- ANNETTE O’TOOLE played Lana Lang on the big screen in Superman III back in 1983; on Smallville she appears as Martha Kent, Clark’s adoptive mother. Her role on the show became less regular the older Clark became, only appearing in a few episodes the last few seasons. In recent years, O’Toole can be seen on Halt and Catch Fire, The Punisher, The Incoherents, and Blow the Man Down.
- JOHN GLOVER was Lionel Luthor, Lex’s father. Though Lex left the show after the seventh season, Lionel kept popping up from time to time, and Glover is brilliant in the role. Since Smallville has ended, Glover has guest starred on several television programs, including The Blacklist and Agent Carter. Earlier this year he was on the big screen in Shazam!, and has been active on stage as well according to his recent interview on Rosenbaum’s podcast.
- ERICA DURANCE was introduced as Lois Lane at the beginning of season four of Smallville. It took a long time for me to warm up to her, mainly because I wanted Clark to end up with Lana, even though I knew that went against the comic’s storyline. After the show ended, Durance could be seen on the lead character on Saving Hope, Dr. Alex Reid from 2012-2017. Several other actors who appeared on Smallville appeared on Saving Hope, including Eric Johnson, Michael Shanks, and Benjamin Ayres. Durance returned to the DC Universe in the third season of The CW’s Supergirl in 2017 as Alura Zor-El.
- JUSTIN HARTLEY played Green Arrow on Smallville, and was one of the best side characters on the show. I have never watched The CW’s Arrow, partly because I simply can’t imagine anyone but Hartley in the role. He has appeared in several shows since Smallville, including Emily Owens M.D., Revenge, Mistresses, and The Young and the Restless. You most likely know him as the adult Kevin Pearson on This Is Us, one of NBC’s top-rated shows.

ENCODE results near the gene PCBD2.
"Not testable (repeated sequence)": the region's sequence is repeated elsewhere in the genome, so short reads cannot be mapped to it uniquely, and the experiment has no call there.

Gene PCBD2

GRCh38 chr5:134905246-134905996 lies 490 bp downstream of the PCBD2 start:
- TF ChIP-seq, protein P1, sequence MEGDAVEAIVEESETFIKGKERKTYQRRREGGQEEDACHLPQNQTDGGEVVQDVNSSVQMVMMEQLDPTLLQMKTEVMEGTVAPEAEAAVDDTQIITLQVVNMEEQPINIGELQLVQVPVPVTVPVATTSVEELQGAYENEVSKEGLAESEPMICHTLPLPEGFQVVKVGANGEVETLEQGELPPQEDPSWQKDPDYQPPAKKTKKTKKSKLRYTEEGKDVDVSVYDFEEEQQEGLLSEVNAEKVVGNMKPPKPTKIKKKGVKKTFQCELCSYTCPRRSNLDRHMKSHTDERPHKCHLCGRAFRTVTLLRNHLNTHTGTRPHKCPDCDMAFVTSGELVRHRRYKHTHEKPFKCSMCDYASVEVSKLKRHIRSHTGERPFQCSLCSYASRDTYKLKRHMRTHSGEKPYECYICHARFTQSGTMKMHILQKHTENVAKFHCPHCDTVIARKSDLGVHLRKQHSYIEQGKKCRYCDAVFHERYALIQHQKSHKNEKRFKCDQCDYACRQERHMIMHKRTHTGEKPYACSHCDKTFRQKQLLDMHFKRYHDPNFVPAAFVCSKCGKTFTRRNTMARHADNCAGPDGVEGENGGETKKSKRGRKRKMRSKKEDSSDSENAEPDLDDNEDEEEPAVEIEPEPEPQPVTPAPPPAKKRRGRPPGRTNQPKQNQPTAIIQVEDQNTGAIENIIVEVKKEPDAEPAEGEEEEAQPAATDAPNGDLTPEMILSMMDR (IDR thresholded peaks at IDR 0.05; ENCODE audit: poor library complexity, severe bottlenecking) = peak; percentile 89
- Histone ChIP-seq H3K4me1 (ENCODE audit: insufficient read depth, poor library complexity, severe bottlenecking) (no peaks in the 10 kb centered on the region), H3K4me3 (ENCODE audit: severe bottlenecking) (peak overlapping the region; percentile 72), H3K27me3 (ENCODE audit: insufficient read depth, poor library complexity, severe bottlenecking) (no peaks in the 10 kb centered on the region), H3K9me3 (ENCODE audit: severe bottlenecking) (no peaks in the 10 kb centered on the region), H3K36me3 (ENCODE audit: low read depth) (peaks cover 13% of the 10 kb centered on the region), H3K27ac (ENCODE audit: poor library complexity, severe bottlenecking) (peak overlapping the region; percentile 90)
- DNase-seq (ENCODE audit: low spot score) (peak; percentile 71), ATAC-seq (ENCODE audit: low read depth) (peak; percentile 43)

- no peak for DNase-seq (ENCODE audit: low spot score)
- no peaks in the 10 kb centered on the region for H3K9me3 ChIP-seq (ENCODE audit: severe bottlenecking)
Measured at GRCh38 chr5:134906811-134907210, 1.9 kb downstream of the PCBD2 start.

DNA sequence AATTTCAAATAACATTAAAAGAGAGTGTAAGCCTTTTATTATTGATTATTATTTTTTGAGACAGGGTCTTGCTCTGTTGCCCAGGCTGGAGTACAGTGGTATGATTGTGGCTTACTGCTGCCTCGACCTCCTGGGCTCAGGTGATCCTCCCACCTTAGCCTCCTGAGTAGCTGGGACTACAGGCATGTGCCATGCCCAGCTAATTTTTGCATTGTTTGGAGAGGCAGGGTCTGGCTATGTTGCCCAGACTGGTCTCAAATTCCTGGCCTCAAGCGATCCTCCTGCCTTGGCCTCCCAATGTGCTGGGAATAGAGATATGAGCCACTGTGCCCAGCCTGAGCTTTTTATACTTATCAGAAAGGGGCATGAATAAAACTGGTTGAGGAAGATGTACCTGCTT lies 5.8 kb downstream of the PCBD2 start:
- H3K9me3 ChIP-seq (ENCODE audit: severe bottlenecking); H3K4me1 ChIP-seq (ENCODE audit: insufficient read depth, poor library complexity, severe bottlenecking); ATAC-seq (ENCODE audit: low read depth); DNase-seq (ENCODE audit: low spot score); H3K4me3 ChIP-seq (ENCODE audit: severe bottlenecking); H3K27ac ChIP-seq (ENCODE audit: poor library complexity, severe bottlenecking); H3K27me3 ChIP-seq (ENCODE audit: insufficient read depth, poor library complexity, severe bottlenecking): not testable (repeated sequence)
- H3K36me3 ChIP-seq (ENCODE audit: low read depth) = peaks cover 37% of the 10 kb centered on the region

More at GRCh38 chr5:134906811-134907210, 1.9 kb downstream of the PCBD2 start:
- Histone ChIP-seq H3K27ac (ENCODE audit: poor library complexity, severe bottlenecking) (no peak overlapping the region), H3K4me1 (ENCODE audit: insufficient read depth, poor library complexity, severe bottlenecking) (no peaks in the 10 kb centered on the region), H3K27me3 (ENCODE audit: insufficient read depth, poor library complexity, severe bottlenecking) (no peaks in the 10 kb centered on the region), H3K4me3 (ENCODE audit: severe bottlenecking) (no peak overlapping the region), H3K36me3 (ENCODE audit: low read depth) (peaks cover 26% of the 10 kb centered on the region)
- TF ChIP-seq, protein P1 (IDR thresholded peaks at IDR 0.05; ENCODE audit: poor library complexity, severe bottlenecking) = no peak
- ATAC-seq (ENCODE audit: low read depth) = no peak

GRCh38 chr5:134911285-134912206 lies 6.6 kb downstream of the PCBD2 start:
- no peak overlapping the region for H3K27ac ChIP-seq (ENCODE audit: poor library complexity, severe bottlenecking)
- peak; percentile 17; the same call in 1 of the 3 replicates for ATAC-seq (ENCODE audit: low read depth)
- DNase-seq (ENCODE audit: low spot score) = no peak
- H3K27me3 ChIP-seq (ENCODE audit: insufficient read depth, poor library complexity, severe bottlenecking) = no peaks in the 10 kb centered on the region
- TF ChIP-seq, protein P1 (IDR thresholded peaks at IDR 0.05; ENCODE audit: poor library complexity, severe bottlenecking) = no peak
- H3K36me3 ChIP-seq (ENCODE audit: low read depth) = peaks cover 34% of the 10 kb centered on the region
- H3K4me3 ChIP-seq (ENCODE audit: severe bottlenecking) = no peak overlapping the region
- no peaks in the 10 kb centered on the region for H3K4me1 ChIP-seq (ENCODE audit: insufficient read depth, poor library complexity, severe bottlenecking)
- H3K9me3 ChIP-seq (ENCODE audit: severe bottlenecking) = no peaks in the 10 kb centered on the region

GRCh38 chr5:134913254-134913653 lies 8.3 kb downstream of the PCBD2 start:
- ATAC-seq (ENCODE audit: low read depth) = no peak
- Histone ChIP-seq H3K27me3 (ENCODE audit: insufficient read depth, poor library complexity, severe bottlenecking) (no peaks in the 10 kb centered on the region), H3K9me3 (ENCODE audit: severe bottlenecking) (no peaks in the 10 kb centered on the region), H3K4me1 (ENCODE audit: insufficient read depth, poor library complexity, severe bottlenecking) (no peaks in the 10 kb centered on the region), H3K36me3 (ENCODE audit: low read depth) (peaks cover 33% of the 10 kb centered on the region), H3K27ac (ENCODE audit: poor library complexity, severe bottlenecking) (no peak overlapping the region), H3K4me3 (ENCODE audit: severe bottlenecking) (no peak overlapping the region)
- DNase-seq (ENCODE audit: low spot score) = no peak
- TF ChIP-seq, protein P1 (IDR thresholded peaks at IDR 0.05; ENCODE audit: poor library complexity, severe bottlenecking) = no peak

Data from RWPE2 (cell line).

I miss Smallville, but I’m glad most of these actors and actresses have found continuing success beyond the show.
- Vincent Price’s Supper Casserole! [Dinosaur Dracula]
- A Babe Ruth Rookie Card Found in an Old Piano Just Sold for More Than $130,000 [Mental Floss]
- Beasties [Phantom Cardboard]
- Cody Bellinger PC [Baseball Card Breakdown]
- 1971 Alt-Topps Requests [Cards That Never Were]
- Violent Femmes announce new album, Hotel Last Resort, share title track: Stream [Consequence of Sound]
- Here’s why Richard Dawson started kissing female contestants on ‘Family Feud’…And why he stopped during his second stint on the show [WCVB]
What I’m Reading Right Now: Injustice vs. Masters of the Universe written by Tim Seeley and illustrated by Freddie Williams III.
- Meet Ray Lamb, the last Dodger to wear Jackie Robinson’s No. 42 — by mistake [Los Angeles Times]
- Report: Arrow Season 8 Will Feature Smallville Alum Tom Welling [CBR.com]
- Of Myths and Men (pt. 1) [SABR’s Baseball Cards Committee]
- Neil Young and Crazy Horse set to record their first album in seven years [Consequence of Sound]
- Bootlegging Dreams Into Reality [Branded in the 80s]
- 8 Silent Films Every Sci-Fi and Horror Fan Should See [io9]
- Reflections On Worship, From A-Z [Preacher Pollard’s Blog]
What I’m Reading Right Now: Firefight: The Reckoners, Book Two by Brandon Sanderson. (Yes, still working on it.)
Marvel rules the world folks, but that doesn’t mean others don’t want a piece of the comic book world pie. DC, the home of Superman, Batman, and the rest of the Justice League, recently launched their own streaming service ahead of Disney/Marvel called DC Universe. $7.99 a month doesn’t seem like a terrible deal, but what is actually available currently at that price?